Uber to make driverless cars in ‘robot taxi war’ vs. Google

In just the next few months, in fact, the taxi industry could be a messy battlefield between the hugely popular Uber and—surprised?—Google.
Uber, a taxi-on-demand service, has partnered with Carnegie Mellon University for a robotics research facility in Pittsburgh to build driverless cars.
“Uber and Carnegie Mellon University (CMU) are announcing today a strategic partnership that includes the creation of the Uber Advanced Technologies Center in Pittsburgh, near the CMU campus.  The center will focus on the development of key long-term technologies that advance Uber’s mission of bringing safe, reliable transportation to everyone, everywhere,” it said in a blog post.
It said Uber will work with CMU faculty, staff, and students on campus and at the National Robotics Engineering Center for research and development, “primarily in the areas of mapping and vehicle safety and autonomy technology.”
TechCrunch cited sources who said Uber is hiring more than 50 senior scientists from Carnegie Mellon as well as from the National Robotics Engineering Center.
It added its source said most of these technologies came through a “massive” military spending push over the past decade and should give CMU millions in IP licensing fees.
Also, TechCrunch said Uber will develop the core technology, vehicles, and associated infrastructure at the Pittsburgh facility.
“They have already hired a number of employees and made moves to outfit them with software, including a multi-hundred-thousand dollar investment in third-party engineering workstations,” it said.
Meanwhile, a separate report on Bloomberg said Google is developing its own driverless taxis.
Bloomberg said Google Ventures, Google’s venture capital arm, invested $258 million in Uber in August 2013 but now appears to be developing is own driverless vehicles.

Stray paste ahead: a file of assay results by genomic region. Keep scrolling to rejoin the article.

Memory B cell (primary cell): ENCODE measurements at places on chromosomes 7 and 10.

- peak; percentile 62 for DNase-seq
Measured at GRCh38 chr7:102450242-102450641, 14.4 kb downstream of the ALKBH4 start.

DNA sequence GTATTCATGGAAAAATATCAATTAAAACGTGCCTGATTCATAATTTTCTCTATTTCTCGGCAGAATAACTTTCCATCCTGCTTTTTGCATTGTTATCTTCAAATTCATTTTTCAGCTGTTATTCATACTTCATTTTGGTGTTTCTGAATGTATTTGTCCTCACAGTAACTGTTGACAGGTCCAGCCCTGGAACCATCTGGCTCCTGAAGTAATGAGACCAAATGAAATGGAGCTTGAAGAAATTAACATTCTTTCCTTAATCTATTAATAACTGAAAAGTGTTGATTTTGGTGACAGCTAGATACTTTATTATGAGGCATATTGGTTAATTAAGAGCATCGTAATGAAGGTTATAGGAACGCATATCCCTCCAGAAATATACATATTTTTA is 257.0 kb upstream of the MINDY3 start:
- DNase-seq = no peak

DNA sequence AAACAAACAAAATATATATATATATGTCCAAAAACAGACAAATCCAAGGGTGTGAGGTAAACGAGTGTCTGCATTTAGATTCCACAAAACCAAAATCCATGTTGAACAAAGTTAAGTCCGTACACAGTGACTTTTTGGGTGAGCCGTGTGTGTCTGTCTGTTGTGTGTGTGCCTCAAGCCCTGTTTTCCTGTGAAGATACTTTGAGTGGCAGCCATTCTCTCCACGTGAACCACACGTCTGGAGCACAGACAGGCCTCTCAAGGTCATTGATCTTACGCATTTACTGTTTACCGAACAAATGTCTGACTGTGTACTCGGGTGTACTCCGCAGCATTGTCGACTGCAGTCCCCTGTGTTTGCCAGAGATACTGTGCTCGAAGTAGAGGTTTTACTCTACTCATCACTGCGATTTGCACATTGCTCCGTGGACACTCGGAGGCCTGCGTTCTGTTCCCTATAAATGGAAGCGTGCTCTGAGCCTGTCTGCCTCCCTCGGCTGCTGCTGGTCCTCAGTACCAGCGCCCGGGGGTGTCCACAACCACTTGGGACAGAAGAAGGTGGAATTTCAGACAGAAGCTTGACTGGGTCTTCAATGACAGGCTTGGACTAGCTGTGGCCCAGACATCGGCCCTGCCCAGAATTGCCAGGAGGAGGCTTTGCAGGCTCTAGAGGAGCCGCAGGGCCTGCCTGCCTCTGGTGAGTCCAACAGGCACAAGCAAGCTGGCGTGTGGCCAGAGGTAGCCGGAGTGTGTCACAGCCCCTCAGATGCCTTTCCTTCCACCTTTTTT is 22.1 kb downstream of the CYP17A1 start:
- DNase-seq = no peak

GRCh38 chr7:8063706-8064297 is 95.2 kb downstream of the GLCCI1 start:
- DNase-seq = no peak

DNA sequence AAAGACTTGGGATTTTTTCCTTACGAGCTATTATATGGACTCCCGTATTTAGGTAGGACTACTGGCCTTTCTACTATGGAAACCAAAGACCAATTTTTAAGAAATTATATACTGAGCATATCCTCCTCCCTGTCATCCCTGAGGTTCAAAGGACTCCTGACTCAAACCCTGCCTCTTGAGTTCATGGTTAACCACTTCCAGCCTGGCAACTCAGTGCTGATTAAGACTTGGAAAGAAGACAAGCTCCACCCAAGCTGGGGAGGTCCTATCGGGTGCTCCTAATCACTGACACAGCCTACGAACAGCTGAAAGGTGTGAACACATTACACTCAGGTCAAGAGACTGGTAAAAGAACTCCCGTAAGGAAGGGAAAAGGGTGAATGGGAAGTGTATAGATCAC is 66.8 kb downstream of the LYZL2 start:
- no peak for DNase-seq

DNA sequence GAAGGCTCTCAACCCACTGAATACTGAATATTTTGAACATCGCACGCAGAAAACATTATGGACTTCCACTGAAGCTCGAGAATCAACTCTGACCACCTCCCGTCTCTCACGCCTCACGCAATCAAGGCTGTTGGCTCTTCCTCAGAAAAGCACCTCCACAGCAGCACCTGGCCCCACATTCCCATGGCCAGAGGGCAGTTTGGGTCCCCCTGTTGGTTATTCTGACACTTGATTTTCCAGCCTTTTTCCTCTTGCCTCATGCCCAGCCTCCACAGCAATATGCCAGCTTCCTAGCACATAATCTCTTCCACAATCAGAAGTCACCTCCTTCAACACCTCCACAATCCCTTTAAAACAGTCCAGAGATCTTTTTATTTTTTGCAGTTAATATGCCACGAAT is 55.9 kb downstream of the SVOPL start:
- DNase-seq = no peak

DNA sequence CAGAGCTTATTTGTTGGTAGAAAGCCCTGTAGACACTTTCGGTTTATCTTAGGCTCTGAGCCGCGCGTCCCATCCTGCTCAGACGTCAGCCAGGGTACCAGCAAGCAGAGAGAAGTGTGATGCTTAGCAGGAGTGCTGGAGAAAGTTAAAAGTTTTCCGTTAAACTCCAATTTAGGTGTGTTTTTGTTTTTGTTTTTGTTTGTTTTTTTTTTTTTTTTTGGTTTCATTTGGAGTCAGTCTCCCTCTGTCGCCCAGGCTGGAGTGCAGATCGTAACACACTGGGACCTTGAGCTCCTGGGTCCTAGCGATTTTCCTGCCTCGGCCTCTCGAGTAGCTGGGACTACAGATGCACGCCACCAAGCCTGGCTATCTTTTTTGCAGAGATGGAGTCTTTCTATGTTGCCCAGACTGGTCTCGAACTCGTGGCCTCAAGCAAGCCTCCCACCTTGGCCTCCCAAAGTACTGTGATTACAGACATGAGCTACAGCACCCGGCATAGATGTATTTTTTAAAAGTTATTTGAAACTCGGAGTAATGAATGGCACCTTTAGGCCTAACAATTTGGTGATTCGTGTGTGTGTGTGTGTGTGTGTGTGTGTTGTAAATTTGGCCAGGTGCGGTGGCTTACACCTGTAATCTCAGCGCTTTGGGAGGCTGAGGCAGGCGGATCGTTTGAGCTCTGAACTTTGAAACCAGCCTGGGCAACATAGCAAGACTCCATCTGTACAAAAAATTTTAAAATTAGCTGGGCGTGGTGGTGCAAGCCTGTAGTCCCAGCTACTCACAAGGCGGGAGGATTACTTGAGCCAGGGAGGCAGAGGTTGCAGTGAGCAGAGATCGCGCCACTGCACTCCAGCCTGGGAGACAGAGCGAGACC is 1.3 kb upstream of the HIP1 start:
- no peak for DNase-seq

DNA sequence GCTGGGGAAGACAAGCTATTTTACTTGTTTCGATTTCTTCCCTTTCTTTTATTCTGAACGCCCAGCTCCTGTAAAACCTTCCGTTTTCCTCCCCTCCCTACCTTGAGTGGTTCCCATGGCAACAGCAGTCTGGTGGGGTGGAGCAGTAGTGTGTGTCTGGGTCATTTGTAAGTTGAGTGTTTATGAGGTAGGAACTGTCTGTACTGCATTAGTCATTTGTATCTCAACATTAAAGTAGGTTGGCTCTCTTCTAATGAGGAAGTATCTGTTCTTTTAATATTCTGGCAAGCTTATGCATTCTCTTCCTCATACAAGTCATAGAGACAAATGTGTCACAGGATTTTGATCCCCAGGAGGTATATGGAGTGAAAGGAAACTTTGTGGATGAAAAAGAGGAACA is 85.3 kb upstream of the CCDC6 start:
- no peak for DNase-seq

It added Uber executives have seen screenshots of what seems to be a Google ride-sharing app.
“Google has made no secret of its ambitions to revolutionize transportation with autonomous vehicles. Chief Executive Officer Larry Page is said to be personally fascinated by the challenge of making cities operate more efficiently. The company recently said the driverless car technology in development within its Google X research lab is from two to five years from being ready for widespread use,” Bloomberg said.
Bloomberg noted Uber’s smartphone apps are based on Google Maps – a situation that allows Google to acquire data about transportation patterns in cities.
An added sign of a potential conflict between Uber and Google involved Google’s announcement it would start presenting data from third party applications inside Google Now, its service presenting useful information prominently on Android smartphones.
“Google said it had struck deals to draw data from such apps as Pandora, AirBnb, Zillow, and the ride-sharing service Lyft. The company most obviously missing from that list? Google’s old and possibly former friend, Uber,” it said.
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